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5E EB's Storm King's Thunder - OOC (FULL)

That's how I would do it. If you're moving Stealthy in Exploration Mode, and you run into some Monsters, the DM switches to Combat-mode and may give you Surprise. Usually the DM will tell you "there's monsters, what do you do?" If you rush them, then you're in the open. If you say, "I sneak up on them." or "I hide." (like most people probably would) then you start out behind some sort of cover, and hidden. (Hiding or moving forward either stealthily or not might be considered what you do in the surprise round, so you don't do that and THEN get a surprise round as well.)

(And to answer your question, Yes. A non-rogue who uses an action to hide one round, would get advantage on their attack the following round - if they are still hidden. If the monster moves into unobstructed line-of-sight of them, then hiding ends.)
 
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Reading in pure delight. Love a good discussion
 

jmucchiello

Adventurer
(Hiding or moving forward either stealthily or not might be considered what you do in the surprise round, so you don't do that and THEN get a surprise round as well.)
But why not? If you hide and sneak forward and they still are unaware of you, why would surprise no longer be possible? They don't know we switched from explore mode to combat mode.
 

But why not? If you hide and sneak forward and they still are unaware of you, why would surprise no longer be possible? They don't know we switched from explore mode to combat mode.

Absolutely, you're right.

It's up to the DM. (S'why I said "might" be considered what you do). Because you only get one round of surprise, it depends on if the DM decides to 'zoom in' to combat rounds *before* you move up and/or hide, or *after*. There's lots of reasons why a DM might go either way.

The tricky part of situations like the one we've found ourselves in, is figuring out exactly how to switch between Exploration and Combat modes, and deciding just how far away from each other the PCs and the Goblins ought to be when that happens. On top of the usual tricks to that, PBP makes it hard to make that distance very far, or the maps get so small no one can tell where their character is!

(BTW... I hope no one thinks I'm criticising EB's DMing or anyone's playing - It's ABSOLUTELY not my intent. Nor am I speaking with any authority - I'm just interested in what everyone thinks about the subject.)
 

EarlyBird

First Post
I think they shouldn't have made some things so ambiguous. When I first picked up the PHB I was like "Look! Only ten pages on Combat, nice."

Now I regret that a little.
 

I'm not sure that they meant for it to be that ambiguous. I think that they thought it was very simple and didn't realise that it could be interpreted so wildly. Many of the interpretations have to do with biases that are brought over from other editions or other games, that then influence how people want it to work.
 

jmucchiello

Adventurer
Well, it is extremely difficult to write rules unambiguously because the writers are suffering under all the baggage of the playtest. Last week, the rule was X. Last month, the rule was Y. Two months ago, it was a combination of Z and X. Before that it was just Z and before that it wasn't even a rule. Divesting yourself of all those extraneous versions of the rules (and 4e, and 3.5e and 3e and....) is very hard.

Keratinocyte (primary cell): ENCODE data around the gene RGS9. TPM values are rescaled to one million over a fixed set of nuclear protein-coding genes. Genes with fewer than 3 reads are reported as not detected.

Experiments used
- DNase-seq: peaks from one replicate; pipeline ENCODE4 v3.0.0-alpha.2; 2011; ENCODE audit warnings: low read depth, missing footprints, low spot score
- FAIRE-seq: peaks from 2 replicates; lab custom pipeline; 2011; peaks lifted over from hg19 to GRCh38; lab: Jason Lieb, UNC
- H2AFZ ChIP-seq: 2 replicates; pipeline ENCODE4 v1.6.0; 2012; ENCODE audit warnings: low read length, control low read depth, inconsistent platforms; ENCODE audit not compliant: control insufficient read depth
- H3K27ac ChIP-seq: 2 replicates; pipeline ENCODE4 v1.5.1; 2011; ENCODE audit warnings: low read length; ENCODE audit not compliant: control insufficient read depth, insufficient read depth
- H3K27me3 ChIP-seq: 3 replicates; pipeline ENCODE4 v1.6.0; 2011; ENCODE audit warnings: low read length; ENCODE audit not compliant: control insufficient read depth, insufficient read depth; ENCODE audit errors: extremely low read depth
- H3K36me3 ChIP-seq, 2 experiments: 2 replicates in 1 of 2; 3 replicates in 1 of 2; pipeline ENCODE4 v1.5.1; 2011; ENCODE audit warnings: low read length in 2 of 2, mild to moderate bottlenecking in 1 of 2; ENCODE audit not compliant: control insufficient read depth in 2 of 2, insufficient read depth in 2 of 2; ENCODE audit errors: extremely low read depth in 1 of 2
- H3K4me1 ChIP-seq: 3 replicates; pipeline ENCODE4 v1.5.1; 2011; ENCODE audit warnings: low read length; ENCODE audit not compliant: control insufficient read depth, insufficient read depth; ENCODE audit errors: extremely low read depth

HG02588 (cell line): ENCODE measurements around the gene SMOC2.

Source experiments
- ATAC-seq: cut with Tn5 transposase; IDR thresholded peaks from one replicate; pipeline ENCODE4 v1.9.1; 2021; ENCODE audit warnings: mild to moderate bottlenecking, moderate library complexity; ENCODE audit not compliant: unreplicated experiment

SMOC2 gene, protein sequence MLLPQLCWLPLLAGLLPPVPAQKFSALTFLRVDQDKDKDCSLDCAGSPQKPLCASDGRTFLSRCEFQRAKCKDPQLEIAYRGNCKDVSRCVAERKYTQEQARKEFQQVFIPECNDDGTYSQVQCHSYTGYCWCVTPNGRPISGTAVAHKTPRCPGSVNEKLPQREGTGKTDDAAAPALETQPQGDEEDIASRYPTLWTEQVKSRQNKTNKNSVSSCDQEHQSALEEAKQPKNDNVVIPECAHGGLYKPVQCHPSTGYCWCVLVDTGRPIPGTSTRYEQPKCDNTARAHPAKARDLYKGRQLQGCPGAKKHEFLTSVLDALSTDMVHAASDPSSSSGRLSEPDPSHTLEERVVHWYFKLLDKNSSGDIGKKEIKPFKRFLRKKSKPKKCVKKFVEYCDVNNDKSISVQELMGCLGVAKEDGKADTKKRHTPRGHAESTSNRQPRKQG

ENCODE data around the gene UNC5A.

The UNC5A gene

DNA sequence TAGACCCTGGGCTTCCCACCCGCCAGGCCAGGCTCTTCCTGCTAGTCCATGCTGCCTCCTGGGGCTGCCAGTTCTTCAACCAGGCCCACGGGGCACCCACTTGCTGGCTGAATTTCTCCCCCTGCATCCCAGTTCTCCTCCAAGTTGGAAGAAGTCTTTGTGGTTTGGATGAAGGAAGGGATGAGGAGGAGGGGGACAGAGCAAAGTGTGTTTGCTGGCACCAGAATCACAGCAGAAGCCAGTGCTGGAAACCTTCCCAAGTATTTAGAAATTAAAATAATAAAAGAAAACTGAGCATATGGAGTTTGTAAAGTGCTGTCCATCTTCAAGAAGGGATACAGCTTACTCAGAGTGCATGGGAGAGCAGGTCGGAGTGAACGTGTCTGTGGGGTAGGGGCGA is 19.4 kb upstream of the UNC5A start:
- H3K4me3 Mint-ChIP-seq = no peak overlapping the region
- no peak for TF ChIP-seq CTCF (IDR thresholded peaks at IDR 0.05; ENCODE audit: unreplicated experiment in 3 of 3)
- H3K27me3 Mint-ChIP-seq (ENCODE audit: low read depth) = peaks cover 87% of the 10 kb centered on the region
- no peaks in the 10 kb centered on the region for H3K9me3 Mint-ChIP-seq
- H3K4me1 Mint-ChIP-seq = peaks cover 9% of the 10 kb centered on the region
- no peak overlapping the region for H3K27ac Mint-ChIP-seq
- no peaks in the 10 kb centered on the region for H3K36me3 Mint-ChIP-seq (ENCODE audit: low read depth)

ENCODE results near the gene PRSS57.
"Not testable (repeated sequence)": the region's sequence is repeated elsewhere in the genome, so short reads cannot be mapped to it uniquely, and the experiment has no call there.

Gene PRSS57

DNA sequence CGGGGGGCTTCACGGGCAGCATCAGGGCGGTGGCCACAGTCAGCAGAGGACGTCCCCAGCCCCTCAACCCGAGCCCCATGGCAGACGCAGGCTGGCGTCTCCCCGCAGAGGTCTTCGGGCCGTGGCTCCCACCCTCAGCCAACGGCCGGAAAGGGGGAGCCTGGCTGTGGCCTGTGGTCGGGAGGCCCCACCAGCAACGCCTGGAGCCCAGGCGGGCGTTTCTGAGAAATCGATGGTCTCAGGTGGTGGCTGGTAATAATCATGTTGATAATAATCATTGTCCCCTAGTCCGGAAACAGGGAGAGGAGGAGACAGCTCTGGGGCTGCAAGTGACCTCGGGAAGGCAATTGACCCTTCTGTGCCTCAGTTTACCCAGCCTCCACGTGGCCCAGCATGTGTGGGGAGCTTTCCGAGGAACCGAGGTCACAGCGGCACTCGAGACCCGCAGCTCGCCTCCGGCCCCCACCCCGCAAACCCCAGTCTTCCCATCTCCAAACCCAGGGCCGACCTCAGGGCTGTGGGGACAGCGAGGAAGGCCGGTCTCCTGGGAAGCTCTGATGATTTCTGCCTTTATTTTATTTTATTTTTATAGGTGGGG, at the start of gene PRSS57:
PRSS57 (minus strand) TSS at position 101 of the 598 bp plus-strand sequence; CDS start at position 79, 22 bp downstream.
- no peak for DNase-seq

It's true. It's hard for us who played the playtest, I can only imagine how it was for them. I can't remember what the rule was, but I recently found myself being *sure* that the 5e rule for something was X, because I'd been doing it that way for years and years, and it turned out that I'd kept the rule from the playtest and it had never been a thing in 5e. I was so sure it a 5e thing, and I was wrong. What was it again? I can't remember.
 


tglassy

Adventurer
So, I’ve done some experimenting, and I think the enworld dice roller is broken when rolling 4d6b3. I’m going to try an experiment.

[roll0]
[roll1]
[roll2]
[roll3]
[roll4]
[roll5]
 



tglassy

Adventurer
Ok, so that was 18 rolls. I saw this same roll set used in another thread three times. That makes it 36 rolls. Plus the rolls I made for Buddy. That’s 42 rolls. In 42 rolls, not one of them made it higher than 12.

The dice roller is broken. I rolled Buddy’s stats with loaded dice.

Seeing as we’ve been playing a while, I am unsure if rerolling my stats with Coyotecode would be prudent, but man. Them stats are bad.
 

Huh. I didn't even know Enworld's dice-roller could do "best of rolls". b#, huh? Does it do worse too? (Though I think T' is right, it looks like something is wrong).

Does THIS work?

[roll]2d20b1+5[/roll] Advantage Attack
 





There technically is no "surprise round " in 5e. Surprised is more like a condition.

Good point. I still think of "the round in which some people are surprised and some not" as a "surprise round" but it's technically "round one, and some creatures might be surprised".

Edition-creep is everywhere!
 

tglassy

Adventurer
Just for kicks and giggles I went ahead and rolled stats for an alternate universe version of Buddy, where the dice gods didn’t decide to piss on him. Here’s what I got:

rollid=207992]Buddy’s alter ego: 4D6.HIGH(3) = [5, 5, 5, 3] = 15
4D6.HIGH(3) = [6, 3, 6, 1] = 15
4D6.HIGH(3) = [3, 3, 2, 1] = 8
4D6.HIGH(3) = [2, 1, 5, 2] = 9
4D6.HIGH(3) = [4, 3, 6, 4] = 14
4D6.HIGH(3) = [1, 4, 1, 5] = 10
[/url]

Much, much better, but really only one point better than a point buy.

So his stats would have been:

Str: 16
Dex: 8
Con: 10
Int: 14
Wis: 16
Cha: 9


So...can I switch him? Maybe pretend Mystra touched him and made him smarter, wiser and stronger? I’ll understand if the answer is no...
 

Halloween Horror For 5E

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